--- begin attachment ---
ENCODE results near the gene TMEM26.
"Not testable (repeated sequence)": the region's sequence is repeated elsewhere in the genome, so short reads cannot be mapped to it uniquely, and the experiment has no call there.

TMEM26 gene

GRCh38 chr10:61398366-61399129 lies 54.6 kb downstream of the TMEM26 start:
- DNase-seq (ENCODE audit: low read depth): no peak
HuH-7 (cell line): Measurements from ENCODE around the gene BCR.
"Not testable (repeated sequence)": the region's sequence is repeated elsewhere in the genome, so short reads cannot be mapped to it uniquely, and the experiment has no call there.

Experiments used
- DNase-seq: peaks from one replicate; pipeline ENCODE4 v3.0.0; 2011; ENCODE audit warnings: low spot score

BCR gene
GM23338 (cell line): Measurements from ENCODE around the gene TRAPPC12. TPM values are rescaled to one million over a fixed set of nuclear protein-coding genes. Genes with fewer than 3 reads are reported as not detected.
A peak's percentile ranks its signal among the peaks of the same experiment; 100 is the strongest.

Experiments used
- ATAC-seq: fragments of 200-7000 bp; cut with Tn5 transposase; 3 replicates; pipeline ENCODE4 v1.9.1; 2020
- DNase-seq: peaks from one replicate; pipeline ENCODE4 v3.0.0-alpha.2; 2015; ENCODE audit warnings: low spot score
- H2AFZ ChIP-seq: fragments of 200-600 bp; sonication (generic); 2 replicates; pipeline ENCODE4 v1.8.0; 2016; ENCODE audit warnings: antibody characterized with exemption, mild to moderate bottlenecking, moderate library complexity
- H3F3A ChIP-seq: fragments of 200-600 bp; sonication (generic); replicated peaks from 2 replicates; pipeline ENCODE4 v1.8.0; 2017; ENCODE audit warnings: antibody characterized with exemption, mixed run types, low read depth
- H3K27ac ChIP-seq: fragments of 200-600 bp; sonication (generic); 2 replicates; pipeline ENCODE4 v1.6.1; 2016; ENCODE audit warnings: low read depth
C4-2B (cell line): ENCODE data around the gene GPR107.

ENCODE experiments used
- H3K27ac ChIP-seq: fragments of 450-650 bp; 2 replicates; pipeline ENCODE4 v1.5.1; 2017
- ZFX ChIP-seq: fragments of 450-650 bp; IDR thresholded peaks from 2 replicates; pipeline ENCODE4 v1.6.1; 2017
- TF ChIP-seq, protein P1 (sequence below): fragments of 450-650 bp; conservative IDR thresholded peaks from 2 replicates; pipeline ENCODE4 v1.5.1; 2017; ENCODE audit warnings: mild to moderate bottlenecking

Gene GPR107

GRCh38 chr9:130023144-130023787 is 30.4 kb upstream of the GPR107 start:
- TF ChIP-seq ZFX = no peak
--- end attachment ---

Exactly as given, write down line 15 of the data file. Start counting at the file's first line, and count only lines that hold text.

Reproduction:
- DNase-seq: peaks from one replicate; pipeline ENCODE4 v3.0.0-alpha.2; 2015; ENCODE audit warnings: low spot score